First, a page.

GUEST POST: How I Used Memory Techniques to Graduate From College With a Traumatic Brain Injury
By Brandon Leuangpaseuth
In April 2015, I was hit by a car while pushing my broken down car on the freeway.
Apparently, I flew 20 feet in the air.
I had been in a coma for 2 weeks, hospitalized for another couple of weeks and I finally got my wits back together in the intensive rehab center a month later. I had broken my jaw, collarbone, nose and received a serious traumatic brain injury.
I was only 20 years old at the time and I could not remember what I had done the day before. I was taking my first semester of upper division classes at San Diego State University during the time of the accident. I was happy to be alive but boy...it felt like I threw the rest of my life away.
How was I supposed to graduate from college?
How was I supposed to find a job after?
How was I ever going to be successful?
Thoughts raced through my head as I dwelled on continuing life with my poor memory.
After I was released from the intensive rehab center, I became obsessed with memory. I was fascinated by people who could memorize 10 decks of cards in a specific order or memorize and recite 1000 random numbers off the top of their heads. I devoured as many books, studies, and articles on memory as I could. I frequently read memory articles on prominent websites like the American Psychological Association (1), watched various talks, like Joshua Foer’s TED Talk on memory (2), and studied various memory books such as Moonwalking with Einstein: The Art and Science of Remembering Everything (3).
I sought to understand why I was able to remember certain random details of events but would completely forget others. Fast forward a couple of years, and now I have officially graduated from college.
It was tough, but I want to pass along some of the useful memory techniques I picked up to help other students or just about anybody remember things better.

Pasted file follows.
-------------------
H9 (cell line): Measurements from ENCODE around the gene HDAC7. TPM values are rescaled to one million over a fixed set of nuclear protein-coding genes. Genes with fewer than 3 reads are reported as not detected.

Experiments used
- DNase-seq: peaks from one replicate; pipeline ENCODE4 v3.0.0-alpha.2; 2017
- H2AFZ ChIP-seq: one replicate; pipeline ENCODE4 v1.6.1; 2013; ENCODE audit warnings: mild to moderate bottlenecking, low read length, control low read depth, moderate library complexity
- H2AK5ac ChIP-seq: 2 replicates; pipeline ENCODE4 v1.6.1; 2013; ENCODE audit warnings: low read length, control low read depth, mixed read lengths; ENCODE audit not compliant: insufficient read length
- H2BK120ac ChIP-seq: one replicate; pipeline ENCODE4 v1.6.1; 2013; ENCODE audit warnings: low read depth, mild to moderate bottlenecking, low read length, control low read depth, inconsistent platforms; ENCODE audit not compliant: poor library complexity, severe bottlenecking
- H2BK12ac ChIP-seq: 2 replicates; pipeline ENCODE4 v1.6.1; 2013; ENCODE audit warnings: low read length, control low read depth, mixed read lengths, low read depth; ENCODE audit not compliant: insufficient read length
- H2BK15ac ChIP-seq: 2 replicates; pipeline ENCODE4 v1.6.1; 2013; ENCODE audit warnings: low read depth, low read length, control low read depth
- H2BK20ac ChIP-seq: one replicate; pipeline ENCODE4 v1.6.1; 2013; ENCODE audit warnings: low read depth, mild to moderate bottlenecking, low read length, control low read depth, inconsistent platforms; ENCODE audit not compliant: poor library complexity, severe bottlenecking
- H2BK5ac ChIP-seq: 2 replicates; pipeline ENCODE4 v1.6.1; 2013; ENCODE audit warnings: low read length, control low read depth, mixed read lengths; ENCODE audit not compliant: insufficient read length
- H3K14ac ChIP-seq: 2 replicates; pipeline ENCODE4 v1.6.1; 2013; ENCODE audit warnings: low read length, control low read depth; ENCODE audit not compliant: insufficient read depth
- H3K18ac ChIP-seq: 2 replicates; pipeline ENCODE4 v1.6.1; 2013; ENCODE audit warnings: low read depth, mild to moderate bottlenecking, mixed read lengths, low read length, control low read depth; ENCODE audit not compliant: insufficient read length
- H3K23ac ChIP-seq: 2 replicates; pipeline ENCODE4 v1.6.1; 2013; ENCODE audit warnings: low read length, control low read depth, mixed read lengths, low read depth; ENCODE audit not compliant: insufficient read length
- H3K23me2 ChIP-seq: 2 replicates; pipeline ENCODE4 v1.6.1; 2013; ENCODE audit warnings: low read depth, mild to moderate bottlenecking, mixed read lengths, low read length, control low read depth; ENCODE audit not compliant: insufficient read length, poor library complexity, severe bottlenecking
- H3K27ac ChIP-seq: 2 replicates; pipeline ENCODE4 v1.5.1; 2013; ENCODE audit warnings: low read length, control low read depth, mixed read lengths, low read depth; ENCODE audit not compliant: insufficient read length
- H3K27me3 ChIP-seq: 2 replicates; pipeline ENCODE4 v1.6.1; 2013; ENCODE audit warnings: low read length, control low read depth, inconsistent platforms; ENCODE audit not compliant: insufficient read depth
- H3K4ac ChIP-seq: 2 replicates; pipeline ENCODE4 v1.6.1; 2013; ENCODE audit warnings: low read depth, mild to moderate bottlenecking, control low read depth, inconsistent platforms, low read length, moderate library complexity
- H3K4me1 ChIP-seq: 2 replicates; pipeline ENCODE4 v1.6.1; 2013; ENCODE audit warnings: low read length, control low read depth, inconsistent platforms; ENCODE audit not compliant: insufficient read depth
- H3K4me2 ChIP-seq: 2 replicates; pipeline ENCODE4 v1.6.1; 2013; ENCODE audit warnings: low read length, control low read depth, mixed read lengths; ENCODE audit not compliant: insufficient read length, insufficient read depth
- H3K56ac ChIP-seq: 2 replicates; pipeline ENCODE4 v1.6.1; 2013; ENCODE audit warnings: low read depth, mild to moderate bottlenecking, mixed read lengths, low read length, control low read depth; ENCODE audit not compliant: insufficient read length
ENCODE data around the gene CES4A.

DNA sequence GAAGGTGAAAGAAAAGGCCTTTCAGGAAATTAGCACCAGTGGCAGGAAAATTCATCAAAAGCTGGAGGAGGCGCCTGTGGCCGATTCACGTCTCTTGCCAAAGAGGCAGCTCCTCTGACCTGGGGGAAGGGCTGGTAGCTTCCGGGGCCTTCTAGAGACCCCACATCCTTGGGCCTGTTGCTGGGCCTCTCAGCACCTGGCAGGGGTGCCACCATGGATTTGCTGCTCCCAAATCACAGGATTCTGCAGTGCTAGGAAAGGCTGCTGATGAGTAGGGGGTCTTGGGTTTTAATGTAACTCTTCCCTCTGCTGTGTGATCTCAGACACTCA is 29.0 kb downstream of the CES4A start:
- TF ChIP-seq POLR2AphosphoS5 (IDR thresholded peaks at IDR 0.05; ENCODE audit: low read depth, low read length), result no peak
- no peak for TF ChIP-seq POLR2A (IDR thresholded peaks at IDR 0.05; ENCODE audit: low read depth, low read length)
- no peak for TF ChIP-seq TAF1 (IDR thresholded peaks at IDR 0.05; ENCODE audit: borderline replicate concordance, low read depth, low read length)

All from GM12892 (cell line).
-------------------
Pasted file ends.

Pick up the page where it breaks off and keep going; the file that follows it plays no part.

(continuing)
Here are the techniques I used to get my Bachelor's degree.
1. Use Associations
One book I picked up was written by Chip and Dan Heath called Made to Stick (4). The book sought to explain what elements makes an idea “sticky” or memorable. Backed by rigorous studies and research, the book reveals what makes an idea easily remembered.
The Heath brothers state that remembering something is not like putting it in storage. Most people think of memory as storing something in a filing cabinet, to be opened and recalled later. A more accurate analogy is thinking of memory as Velcro.
Here is how Velcro works. The two sides of Velcro material consists of one side that is covered with thousands of tiny hooks and the other is covered with thousands of tiny loops. When the two sides are pressed together, a vast number of hooks get snagged inside the loops, and that’s what causes Velcro to seal. Our brains are like a side of Velcro that hosts a large number of loops. Associations and images are like hooks on the other side of Velcro. The more hooks an idea has, the better it will stick to our memories.
Associations and images evoke emotions embedded within us. Think about it: We remember emotionally charged events more than boring ones. I bet you don’t remember what you had for lunch two weeks ago, but you can vividly remember your first break up and all the emotions that came with it.
Your childhood family car or house probably has thousands upon millions of hooks in your brain. Your new debit card number would (maybe) have one hook. Again, associations and images create more hooks that can be snagged to the loops in your brain. When you want to learn something new, create more hooks to snag onto your brain by using the power of images and associations.
2. Use Images
In a study by the US National Library of Medicine National Institutes of Health, data were gathered from two groups of participants to examine recent recognition memory work using pictures and words. The first group consisted of people diagnosed with Alzheimer’s disease (AD) and the second group consisted of those in the prodromal stage of amnestic mild cognitive impairment (aMCI). Both groups of patients demonstrated markedly better memory for pictures than words (5).